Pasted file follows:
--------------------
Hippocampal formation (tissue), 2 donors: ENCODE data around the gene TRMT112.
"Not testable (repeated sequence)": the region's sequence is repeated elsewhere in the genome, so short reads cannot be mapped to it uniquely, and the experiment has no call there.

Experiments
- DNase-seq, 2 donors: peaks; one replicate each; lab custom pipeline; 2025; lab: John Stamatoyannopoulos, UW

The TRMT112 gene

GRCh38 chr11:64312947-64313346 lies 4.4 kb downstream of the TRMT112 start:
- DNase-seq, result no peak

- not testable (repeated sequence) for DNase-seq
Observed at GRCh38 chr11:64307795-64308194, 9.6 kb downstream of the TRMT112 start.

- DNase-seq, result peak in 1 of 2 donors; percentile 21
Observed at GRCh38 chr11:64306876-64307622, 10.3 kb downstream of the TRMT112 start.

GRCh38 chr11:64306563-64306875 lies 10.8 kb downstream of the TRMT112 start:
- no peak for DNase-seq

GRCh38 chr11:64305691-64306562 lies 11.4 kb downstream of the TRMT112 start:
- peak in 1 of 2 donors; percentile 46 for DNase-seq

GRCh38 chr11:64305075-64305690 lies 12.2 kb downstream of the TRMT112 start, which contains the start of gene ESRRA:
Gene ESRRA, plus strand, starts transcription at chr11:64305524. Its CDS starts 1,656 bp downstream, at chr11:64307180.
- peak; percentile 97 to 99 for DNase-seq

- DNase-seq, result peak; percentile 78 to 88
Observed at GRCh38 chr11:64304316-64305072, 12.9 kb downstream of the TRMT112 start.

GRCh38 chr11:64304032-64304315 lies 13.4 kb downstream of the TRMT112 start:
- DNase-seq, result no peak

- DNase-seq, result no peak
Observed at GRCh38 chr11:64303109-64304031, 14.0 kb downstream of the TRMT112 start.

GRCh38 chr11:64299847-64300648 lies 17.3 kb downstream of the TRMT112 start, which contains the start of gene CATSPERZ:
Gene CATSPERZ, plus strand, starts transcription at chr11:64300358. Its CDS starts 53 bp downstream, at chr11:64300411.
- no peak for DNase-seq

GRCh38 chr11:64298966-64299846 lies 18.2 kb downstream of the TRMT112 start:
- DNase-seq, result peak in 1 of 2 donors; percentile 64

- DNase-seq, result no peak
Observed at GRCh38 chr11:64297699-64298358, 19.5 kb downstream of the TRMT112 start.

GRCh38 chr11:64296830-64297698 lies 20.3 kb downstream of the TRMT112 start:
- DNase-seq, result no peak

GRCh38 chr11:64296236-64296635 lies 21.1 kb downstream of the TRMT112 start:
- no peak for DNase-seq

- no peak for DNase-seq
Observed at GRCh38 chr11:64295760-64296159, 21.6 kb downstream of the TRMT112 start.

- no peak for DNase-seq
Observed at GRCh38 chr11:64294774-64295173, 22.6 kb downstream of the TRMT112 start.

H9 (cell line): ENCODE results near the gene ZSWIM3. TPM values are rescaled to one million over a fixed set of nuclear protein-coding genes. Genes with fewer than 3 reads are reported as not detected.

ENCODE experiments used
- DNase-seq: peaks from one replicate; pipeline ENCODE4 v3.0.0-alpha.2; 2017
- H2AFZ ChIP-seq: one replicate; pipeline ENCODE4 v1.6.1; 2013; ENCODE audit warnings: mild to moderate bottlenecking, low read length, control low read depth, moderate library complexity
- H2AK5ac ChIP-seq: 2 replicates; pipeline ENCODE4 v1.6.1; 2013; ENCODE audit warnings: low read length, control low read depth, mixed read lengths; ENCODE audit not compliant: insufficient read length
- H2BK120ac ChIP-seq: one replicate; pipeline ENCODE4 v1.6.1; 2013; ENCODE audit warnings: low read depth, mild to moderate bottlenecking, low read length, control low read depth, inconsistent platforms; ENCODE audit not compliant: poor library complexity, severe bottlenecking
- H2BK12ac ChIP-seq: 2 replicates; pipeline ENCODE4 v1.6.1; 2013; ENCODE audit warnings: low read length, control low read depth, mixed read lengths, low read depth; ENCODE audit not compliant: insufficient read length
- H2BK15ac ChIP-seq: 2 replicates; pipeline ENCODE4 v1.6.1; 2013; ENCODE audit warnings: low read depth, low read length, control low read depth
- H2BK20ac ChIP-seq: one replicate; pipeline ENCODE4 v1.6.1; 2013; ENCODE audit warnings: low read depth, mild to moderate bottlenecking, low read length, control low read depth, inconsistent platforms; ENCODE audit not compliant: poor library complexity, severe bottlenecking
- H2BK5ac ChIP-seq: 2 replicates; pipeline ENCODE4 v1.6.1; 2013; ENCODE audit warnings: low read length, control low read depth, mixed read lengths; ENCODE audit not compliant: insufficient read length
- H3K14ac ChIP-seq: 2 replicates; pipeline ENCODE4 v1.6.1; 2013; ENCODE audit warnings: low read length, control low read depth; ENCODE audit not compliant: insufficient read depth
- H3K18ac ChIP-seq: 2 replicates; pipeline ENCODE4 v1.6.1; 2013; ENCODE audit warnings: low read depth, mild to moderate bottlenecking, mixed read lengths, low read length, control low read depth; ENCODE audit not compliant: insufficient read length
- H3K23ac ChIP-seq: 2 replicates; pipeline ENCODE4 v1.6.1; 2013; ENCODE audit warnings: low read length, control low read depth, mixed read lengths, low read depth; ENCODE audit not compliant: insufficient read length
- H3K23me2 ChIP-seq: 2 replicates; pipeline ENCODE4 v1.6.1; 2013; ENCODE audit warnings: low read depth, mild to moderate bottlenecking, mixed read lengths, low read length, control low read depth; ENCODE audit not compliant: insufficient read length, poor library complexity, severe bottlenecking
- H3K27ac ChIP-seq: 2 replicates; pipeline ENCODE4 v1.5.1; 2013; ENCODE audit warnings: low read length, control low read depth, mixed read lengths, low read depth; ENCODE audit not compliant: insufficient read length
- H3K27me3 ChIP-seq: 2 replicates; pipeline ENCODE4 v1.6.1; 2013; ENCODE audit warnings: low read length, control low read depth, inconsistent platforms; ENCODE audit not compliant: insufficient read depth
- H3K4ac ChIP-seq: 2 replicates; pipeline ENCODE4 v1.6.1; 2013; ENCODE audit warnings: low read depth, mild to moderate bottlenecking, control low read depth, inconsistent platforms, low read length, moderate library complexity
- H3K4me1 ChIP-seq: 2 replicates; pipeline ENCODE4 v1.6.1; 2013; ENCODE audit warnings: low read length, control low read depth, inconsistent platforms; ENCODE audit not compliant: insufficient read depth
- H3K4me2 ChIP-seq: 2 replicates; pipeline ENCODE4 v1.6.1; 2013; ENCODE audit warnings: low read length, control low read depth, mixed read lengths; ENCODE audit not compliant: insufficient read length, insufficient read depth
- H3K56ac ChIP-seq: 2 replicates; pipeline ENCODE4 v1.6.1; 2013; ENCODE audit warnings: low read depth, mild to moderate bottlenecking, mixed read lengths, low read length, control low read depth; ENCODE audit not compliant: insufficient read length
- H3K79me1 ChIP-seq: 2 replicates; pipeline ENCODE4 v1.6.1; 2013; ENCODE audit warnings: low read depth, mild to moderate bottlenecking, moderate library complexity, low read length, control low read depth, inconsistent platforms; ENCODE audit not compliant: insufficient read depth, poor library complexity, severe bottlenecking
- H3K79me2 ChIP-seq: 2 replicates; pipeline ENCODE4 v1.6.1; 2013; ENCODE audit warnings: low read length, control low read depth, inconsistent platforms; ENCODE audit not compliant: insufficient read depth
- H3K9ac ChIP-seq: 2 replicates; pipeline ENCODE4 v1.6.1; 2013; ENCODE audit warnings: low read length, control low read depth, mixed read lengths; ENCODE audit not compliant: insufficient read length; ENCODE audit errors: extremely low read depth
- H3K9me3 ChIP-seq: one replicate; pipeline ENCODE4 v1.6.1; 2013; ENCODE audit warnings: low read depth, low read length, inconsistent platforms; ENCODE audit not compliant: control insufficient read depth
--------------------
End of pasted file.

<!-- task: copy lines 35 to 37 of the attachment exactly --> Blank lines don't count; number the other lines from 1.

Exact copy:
- no peak for DNase-seq

- no peak for DNase-seq
Observed at GRCh38 chr11:64295760-64296159, 21.6 kb downstream of the TRMT112 start.